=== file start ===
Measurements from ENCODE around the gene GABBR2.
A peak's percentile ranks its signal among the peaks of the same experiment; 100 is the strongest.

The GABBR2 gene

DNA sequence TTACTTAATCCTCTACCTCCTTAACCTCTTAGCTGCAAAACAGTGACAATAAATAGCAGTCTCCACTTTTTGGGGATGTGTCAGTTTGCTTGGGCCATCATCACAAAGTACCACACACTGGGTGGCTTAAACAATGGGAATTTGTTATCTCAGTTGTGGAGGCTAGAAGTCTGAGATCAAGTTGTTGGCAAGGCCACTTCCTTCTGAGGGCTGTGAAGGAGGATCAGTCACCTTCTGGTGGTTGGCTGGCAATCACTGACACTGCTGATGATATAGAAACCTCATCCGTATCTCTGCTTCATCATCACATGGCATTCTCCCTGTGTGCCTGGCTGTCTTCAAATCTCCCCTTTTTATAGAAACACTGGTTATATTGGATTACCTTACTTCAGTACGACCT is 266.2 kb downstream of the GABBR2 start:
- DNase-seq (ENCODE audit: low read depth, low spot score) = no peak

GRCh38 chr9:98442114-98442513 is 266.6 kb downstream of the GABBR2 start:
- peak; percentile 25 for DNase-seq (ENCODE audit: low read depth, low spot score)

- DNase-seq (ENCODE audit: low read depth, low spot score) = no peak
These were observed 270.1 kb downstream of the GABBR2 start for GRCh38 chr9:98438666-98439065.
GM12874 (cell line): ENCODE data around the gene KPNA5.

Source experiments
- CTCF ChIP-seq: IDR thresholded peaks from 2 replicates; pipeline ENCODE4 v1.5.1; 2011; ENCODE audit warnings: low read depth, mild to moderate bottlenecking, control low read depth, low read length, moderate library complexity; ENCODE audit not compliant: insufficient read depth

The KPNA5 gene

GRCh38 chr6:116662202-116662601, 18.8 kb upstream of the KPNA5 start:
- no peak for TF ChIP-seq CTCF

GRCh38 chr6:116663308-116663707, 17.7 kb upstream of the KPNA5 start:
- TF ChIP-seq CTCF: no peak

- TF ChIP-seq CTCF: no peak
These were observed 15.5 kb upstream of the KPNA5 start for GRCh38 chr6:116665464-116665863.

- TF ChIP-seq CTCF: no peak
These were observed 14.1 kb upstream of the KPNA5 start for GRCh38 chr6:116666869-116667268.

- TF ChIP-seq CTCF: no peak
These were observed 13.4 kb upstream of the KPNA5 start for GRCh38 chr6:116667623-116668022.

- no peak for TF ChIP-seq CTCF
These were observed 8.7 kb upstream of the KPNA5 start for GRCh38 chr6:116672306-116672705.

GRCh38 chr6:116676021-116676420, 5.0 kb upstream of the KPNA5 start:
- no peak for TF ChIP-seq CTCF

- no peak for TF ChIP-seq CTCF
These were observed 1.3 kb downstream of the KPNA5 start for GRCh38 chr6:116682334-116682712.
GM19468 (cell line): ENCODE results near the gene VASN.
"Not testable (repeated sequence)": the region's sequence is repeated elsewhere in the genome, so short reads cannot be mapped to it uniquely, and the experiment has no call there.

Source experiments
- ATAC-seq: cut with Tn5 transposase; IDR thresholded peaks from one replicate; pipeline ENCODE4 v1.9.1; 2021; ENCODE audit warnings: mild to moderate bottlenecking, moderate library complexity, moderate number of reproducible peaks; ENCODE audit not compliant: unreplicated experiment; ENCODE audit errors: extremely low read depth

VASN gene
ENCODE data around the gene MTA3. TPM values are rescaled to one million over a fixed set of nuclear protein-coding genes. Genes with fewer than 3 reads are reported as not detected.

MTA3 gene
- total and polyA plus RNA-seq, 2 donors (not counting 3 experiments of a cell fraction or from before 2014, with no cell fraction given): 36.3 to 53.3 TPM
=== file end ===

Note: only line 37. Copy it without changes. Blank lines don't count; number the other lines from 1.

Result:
- total and polyA plus RNA-seq, 2 donors (not counting 3 experiments of a cell fraction or from before 2014, with no cell fraction given): 36.3 to 53.3 TPM